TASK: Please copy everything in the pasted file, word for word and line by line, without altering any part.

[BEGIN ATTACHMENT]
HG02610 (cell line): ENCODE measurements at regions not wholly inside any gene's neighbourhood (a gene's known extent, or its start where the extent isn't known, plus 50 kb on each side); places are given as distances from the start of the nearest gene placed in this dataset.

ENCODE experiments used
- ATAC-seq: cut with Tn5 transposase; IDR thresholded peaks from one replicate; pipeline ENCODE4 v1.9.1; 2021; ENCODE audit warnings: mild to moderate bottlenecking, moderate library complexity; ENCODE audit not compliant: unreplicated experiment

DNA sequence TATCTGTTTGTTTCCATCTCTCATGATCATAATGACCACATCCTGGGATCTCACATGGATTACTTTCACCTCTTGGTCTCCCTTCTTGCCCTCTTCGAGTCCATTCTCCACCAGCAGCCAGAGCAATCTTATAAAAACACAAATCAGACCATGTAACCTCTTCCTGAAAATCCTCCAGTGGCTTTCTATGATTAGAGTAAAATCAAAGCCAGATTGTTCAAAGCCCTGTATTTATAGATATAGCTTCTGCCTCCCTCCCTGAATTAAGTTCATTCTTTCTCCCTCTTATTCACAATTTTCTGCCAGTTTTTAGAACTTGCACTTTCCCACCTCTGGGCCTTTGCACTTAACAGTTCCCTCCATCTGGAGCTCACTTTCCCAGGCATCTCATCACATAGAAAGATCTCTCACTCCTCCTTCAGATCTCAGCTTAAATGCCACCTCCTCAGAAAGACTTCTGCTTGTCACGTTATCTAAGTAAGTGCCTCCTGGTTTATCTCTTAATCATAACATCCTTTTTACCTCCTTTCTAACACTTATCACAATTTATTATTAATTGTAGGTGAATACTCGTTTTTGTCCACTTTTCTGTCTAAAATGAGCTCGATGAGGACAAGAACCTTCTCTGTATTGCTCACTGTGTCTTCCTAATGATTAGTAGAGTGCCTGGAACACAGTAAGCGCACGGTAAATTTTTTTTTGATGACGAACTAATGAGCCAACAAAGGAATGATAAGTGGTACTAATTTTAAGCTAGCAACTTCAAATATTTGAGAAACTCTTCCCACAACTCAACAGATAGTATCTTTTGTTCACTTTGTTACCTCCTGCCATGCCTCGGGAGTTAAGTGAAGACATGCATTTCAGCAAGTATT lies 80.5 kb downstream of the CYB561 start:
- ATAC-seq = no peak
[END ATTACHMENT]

HG02610 (cell line): ENCODE measurements at regions not wholly inside any gene's neighbourhood (a gene's known extent, or its start where the extent isn't known, plus 50 kb on each side); places are given as distances from the start of the nearest gene placed in this dataset.

ENCODE experiments used
- ATAC-seq: cut with Tn5 transposase; IDR thresholded peaks from one replicate; pipeline ENCODE4 v1.9.1; 2021; ENCODE audit warnings: mild to moderate bottlenecking, moderate library complexity; ENCODE audit not compliant: unreplicated experiment

DNA sequence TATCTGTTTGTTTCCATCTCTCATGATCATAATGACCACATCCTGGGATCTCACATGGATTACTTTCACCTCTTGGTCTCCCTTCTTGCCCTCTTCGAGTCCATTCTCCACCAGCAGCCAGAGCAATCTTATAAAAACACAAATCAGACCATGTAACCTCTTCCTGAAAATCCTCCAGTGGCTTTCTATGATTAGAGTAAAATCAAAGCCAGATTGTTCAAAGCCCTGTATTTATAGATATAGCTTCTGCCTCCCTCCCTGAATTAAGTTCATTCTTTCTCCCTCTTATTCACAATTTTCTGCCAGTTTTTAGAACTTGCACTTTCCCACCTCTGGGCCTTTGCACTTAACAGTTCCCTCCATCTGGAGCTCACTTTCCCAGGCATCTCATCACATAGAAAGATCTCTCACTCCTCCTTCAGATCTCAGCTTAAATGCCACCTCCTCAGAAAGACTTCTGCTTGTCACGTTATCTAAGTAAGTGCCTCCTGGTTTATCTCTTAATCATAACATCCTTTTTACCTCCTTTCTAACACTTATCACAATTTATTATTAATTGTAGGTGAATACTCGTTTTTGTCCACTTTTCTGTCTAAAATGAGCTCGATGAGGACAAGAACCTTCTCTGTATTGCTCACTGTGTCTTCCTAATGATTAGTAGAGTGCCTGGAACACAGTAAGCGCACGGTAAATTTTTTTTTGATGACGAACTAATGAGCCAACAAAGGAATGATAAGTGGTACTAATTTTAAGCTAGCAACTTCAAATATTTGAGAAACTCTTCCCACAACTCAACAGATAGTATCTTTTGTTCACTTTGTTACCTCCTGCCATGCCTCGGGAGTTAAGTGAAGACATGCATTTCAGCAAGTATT lies 80.5 kb downstream of the CYB561 start:
- ATAC-seq = no peak